Thursday, 10 November 2005
Dublin Port Tunnel.
I thank the Minister of State at the Department of Transport, Deputy Callely, for addressing this matter. I have raised this issue a number of times over the past two years and do so again due to the ongoing public debate concerning an impending height restriction on large vehicles. I wish to put on record the contents of Mr. Pat Kenny's radio interview with the senior Dublin City Council engineer, Mr. Michael Philips, on 6 October regarding the Dublin Port tunnel.
Much misinformation has been put into the public arena. For example, comments to the effect that there are 9,000 trucks travelling in both directions on the quays were made in that interview. We are speaking about how many trucks will be accommodated in the tunnel and taken off our streets but the most senior people involved do not know how many trucks there are, giving a figure of 18,000, which is twice as many as is the case. Most bizarrely, the engineer went on to say the reason we have 5.3 m. bridges on our motorways is not to accommodate trucks but road surfacing over the years. Have Members ever heard anything so outlandish?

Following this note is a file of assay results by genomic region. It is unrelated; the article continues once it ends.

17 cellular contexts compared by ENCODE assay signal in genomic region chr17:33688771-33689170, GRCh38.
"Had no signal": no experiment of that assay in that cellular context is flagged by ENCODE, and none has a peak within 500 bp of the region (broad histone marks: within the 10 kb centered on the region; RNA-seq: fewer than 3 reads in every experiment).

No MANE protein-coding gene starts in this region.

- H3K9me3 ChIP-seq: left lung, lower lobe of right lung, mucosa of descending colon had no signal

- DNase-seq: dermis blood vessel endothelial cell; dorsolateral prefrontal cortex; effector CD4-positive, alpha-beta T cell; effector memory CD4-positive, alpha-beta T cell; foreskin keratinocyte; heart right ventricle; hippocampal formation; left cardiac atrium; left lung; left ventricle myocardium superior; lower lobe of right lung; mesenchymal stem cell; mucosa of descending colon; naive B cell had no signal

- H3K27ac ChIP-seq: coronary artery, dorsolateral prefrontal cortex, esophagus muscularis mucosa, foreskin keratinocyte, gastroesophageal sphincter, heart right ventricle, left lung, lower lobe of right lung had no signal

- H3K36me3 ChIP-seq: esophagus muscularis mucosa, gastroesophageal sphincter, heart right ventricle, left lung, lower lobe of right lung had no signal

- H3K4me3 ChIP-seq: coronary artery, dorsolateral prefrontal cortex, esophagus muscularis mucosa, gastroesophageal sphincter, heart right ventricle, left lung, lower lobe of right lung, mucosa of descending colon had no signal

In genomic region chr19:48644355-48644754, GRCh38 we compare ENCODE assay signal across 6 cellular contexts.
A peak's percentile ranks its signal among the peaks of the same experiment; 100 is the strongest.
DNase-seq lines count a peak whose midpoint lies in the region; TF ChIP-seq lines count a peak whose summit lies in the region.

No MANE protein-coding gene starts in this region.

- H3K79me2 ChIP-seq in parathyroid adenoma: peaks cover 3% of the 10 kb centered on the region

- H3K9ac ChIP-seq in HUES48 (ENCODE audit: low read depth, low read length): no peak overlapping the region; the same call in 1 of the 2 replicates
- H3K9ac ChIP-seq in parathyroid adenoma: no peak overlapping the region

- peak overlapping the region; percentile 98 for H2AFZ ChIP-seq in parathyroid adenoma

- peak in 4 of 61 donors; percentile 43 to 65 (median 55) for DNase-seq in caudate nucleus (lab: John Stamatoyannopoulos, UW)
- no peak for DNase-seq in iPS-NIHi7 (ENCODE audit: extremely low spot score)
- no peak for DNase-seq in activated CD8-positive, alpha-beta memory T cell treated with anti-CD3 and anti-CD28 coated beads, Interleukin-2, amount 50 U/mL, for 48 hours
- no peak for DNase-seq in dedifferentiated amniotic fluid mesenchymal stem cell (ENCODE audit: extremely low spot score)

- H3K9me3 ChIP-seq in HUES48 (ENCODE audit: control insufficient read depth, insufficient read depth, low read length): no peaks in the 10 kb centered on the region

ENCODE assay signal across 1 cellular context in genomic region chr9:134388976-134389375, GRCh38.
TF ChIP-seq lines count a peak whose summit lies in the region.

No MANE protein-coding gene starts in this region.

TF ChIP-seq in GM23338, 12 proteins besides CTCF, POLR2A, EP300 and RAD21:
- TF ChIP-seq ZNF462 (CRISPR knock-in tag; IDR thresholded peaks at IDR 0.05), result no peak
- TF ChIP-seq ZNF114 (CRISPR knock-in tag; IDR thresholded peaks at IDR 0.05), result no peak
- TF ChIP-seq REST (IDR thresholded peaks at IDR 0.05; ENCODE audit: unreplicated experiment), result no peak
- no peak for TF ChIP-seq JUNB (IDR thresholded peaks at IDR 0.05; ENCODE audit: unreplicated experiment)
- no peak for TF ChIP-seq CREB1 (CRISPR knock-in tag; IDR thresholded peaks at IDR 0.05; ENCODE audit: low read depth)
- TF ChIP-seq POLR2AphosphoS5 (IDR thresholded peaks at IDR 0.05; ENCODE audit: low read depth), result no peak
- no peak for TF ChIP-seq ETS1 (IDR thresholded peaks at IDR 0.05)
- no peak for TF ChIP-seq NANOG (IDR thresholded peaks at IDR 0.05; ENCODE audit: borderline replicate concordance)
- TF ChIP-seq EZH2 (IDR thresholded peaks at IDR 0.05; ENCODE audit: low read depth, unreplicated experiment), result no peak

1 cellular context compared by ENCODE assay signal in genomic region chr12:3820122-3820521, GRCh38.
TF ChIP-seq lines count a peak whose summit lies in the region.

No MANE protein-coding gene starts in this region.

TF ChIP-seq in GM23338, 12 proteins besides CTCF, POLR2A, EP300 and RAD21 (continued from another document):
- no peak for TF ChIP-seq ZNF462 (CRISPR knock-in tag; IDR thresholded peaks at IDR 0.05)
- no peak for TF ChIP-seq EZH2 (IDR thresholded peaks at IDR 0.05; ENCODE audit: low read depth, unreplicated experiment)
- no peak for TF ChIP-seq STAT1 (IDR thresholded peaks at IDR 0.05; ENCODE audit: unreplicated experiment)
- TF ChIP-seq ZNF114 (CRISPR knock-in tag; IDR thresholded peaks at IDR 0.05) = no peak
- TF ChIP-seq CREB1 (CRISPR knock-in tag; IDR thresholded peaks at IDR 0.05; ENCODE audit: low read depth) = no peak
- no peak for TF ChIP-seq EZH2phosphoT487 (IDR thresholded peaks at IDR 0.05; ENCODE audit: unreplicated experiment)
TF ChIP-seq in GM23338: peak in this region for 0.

It was said that these trucks are not allowed anywhere in Europe except Spain and the United Kingdom. I recently visited Helsinki, where a new port is being built in Vuosaari. A tunnel from that port will transport all of the newsprint and paper products used in this country, possibly even the paper from which I am reading. This tunnel has an operational height of 5 m. However, senior politicians and engineers here say these trucks are not allowed anywhere.
It is a numbers game, namely, how many trucks there are, but this should not be the case. The goods in those trucks generate thousands of jobs in this economy, many of which are in manufacturing. We have a declining manufacturing base due to our competitiveness and peripherality. The argument is bogus if it is based on numbers of trucks because it is quality not quantity that counts in this instance. I do not mind whether the figure is 180 or 280 trucks. The real point is what is in those trucks, and bears little relation to our trumpeted manufacturing ability, peripherality and competitiveness.